I mention the names of Laxmi Prasad Devkota, Siddhicharan Shrestha, Kedarman Vyathit and Madhab Ghimire as those Nepali poets who used nature as the perennial source of strength. Their feeling towards nature was sublime and liberating. In one essay compiled in his collection called Laxmi Nibandha Sangraha, poet Devkota quotes the lines of the famous Hindi poet Jaysankar Prasad (1890-1937). I make a free translation of the Hindi poem here. The lines he quotes say, "The bosom of the quiet lake impelled by don't know what desire, wakes up in the wavy restless ripples." These are amazing lines. The poet sees nature as living, sublime and benign power.
The poet would see nature as the source of poetry. Poet Devkota wrote, "There is good knowledge in the tender buds of nature." Poet Siddhicharan Shrestha in a poem written on the assassination of Mahatma Gandhi evoked nature to compare the sublime aspect of the Mahatma's life and even his death. He writes, "Crisis occurs to the humans not to the stones. A bullet hits the Bapu not the others. Hailstones first hit the flowers in the garden."
Nature and the sublime side of the great soul are comparable. These are just a few examples. Nepali poets shared the feelings of the poets of the famous generation of Hindi poets known as those who wrote under the name Chayabad or shadowism. The poets of this movement were Jaysankar Prasad, Sumitranand Pant (1900-78), Mahadevi Varma (1907-87) and Suryakant Tripathi "Nirala" (l899?-l96l). The Chayabad movement, among other things, was devoted to the glorification of nature. Nature and love that included love for the self were the main principles of the Chayabadi movement that lasted roughly from 1920 to 1938. These poets, in turn, were heavily influenced by Bengali poet Rabindranath Tagore.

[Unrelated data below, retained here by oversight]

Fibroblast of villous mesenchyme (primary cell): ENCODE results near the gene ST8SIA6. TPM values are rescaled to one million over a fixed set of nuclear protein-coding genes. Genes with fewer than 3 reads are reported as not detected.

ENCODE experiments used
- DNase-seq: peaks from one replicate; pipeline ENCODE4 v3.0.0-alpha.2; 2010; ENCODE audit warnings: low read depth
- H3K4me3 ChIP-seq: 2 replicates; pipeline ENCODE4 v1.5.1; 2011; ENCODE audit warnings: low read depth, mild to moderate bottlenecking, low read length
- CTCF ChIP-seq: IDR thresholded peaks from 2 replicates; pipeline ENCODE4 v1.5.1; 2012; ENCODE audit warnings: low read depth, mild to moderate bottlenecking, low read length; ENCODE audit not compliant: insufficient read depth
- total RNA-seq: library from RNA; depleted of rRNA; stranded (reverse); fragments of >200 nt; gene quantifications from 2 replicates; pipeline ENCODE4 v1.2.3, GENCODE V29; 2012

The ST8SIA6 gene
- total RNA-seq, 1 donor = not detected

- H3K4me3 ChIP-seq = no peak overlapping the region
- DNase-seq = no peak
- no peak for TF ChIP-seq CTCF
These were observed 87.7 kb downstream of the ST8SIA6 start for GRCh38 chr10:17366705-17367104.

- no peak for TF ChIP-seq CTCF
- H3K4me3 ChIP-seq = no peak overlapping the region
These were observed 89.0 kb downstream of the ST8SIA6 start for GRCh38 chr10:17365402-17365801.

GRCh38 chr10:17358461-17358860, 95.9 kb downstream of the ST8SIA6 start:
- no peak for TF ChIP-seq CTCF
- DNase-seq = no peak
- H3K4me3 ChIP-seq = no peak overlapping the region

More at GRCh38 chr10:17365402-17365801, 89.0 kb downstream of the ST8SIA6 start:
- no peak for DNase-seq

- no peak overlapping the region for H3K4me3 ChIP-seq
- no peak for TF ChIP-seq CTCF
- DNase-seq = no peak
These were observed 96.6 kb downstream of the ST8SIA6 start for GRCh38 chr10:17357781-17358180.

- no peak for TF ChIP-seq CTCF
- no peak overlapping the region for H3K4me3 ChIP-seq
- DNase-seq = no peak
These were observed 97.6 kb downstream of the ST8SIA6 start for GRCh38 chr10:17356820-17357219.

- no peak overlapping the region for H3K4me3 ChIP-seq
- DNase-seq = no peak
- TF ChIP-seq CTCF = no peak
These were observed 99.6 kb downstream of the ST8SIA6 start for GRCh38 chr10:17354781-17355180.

Nature in poetry and art
The above-cited poets used nature as the power of their poetry. Critics compare the Chayabadi poets of India and the nature poets of Nepal with the English romantic poets and their treatment of nature both as an inspirer and guru or teacher. The tradition of the use of nature in poetry and art has a long history in this part of the world. The iconography of trees, especially the banyan tree, and the association of gardens in a Buddhist monastery and other holy places and palatial spaces find expression in poetry and art in this region.
But a paper presented at a seminar or used as a motif in the colloquium that has introduced the subject of ecology and the crises of environment has to address a question: Can the genres of art like poetry, painting, sculpture and music play a significant role in creating awareness about countering the reckless attack on nature, and thereby the very sense of aesthetic balance? As an apologist for the promotion of poetry and art as a means of creating awareness against the mindless destruction of nature, I would say yes, they do play a very important role in the creation of awareness. But David Attenborough, 95, delivering his address at the Glasgow Summit, sometimes sounded like a poet whose poetry "makes nothing happen: it survives in the valley of its making".